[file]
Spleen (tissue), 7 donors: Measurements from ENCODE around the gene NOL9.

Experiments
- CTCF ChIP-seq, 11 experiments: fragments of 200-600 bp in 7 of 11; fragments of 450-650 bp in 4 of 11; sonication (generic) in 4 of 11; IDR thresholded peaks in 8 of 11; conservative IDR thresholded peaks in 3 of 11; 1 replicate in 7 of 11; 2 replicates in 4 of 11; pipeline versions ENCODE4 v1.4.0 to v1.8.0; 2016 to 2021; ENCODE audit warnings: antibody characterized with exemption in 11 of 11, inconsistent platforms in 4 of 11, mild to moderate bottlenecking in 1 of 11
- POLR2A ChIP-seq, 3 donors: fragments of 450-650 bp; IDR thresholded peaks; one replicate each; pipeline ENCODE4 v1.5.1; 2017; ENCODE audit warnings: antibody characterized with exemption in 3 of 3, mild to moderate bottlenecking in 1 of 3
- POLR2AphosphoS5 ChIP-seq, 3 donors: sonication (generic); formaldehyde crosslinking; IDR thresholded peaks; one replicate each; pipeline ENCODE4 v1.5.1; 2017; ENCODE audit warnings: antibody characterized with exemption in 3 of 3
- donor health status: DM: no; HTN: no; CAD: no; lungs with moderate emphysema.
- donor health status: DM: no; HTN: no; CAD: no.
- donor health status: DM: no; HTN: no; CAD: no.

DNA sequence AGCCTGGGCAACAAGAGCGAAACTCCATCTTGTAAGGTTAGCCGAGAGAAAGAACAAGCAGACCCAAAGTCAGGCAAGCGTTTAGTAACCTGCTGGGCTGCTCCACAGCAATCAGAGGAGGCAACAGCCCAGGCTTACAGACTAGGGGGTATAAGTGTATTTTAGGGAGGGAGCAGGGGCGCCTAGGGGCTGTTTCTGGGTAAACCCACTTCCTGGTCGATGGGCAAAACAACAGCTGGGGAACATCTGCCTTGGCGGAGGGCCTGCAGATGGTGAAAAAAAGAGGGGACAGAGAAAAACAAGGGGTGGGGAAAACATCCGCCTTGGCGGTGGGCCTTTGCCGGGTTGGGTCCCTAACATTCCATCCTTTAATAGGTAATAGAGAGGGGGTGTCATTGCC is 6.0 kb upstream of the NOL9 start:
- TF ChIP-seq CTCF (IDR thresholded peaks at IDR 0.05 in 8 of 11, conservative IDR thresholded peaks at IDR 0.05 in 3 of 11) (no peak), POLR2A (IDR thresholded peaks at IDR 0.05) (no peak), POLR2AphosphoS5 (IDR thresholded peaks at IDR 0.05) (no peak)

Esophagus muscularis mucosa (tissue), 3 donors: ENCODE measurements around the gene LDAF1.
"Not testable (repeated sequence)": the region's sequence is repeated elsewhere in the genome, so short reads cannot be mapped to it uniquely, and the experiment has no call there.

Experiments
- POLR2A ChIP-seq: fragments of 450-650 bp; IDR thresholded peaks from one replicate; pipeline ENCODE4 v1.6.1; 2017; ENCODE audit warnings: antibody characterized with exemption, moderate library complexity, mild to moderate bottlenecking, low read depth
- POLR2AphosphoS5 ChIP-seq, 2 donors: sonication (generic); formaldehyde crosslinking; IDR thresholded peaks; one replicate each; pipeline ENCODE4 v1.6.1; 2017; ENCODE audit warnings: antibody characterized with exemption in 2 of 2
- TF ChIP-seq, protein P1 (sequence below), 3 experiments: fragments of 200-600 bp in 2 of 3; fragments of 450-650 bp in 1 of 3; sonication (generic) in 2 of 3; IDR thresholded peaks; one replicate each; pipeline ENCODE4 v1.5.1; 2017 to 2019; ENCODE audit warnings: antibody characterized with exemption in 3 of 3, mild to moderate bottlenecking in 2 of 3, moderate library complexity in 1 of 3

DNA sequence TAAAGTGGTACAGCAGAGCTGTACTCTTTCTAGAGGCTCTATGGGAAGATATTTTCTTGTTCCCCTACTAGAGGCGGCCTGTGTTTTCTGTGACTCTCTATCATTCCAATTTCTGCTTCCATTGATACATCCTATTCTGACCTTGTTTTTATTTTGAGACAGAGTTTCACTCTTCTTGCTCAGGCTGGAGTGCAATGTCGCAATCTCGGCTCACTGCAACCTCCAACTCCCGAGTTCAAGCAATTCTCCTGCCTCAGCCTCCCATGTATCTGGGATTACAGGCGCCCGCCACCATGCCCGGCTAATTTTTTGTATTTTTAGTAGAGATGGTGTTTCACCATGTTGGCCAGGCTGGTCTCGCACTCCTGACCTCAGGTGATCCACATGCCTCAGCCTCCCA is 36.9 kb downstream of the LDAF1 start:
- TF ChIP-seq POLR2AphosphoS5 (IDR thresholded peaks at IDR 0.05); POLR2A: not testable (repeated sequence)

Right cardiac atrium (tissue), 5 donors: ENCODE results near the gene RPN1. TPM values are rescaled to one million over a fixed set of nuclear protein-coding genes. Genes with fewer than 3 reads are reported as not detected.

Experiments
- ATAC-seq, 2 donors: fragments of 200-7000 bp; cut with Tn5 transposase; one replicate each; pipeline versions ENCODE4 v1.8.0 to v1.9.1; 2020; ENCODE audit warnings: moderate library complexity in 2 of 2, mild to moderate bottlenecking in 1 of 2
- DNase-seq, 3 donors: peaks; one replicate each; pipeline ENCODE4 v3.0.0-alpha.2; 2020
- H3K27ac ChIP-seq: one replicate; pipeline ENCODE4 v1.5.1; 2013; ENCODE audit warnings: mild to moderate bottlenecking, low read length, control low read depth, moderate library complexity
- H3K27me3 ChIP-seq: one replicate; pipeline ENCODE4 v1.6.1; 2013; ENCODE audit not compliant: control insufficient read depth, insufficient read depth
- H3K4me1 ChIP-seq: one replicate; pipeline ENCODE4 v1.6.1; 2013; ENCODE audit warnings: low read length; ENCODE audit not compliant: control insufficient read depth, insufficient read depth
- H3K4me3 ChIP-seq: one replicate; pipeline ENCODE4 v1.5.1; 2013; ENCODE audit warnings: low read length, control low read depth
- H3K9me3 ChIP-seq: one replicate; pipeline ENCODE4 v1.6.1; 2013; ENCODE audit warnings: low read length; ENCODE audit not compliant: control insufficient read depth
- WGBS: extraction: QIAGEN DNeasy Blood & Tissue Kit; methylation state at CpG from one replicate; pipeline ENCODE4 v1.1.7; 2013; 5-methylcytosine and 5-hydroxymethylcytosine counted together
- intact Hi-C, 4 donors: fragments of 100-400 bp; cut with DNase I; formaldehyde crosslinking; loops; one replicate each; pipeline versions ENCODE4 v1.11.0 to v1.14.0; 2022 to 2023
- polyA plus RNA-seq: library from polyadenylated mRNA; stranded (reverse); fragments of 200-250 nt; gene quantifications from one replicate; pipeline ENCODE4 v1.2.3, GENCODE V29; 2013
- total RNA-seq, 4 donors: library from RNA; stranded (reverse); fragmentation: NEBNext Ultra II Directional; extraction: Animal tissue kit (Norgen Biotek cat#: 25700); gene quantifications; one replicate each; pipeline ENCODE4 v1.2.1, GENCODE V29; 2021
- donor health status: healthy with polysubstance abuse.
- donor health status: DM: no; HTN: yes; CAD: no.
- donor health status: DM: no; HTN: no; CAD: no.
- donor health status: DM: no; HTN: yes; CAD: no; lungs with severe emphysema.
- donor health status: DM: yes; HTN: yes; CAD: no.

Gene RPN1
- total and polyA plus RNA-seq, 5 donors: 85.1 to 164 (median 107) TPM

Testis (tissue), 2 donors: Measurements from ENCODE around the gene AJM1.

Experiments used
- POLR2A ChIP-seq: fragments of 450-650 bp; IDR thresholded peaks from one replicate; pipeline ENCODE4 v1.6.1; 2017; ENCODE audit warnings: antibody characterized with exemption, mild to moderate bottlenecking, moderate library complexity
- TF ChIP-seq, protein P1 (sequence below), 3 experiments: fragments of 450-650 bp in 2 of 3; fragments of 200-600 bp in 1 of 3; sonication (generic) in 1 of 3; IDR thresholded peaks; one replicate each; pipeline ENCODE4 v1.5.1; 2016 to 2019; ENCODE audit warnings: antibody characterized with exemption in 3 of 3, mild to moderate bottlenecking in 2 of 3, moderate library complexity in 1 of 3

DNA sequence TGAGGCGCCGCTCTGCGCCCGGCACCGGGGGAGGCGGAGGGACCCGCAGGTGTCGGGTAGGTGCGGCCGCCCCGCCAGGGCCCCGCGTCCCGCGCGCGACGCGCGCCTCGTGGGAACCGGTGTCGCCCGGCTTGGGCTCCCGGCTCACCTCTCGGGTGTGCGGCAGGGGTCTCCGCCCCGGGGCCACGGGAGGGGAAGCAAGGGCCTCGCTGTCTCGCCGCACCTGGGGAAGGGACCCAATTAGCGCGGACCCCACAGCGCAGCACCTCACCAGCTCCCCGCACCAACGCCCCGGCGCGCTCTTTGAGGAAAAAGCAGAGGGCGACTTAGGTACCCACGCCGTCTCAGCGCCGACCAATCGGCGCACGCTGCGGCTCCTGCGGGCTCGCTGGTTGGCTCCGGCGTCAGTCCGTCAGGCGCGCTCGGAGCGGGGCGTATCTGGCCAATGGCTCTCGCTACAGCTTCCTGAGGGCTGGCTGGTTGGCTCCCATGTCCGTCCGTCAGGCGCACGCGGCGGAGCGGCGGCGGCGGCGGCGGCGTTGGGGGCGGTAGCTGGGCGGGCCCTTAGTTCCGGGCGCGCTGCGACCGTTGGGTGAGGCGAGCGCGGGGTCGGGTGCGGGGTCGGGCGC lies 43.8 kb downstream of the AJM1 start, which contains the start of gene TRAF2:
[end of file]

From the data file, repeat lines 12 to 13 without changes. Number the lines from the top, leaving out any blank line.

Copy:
"Not testable (repeated sequence)": the region's sequence is repeated elsewhere in the genome, so short reads cannot be mapped to it uniquely, and the experiment has no call there.

Experiments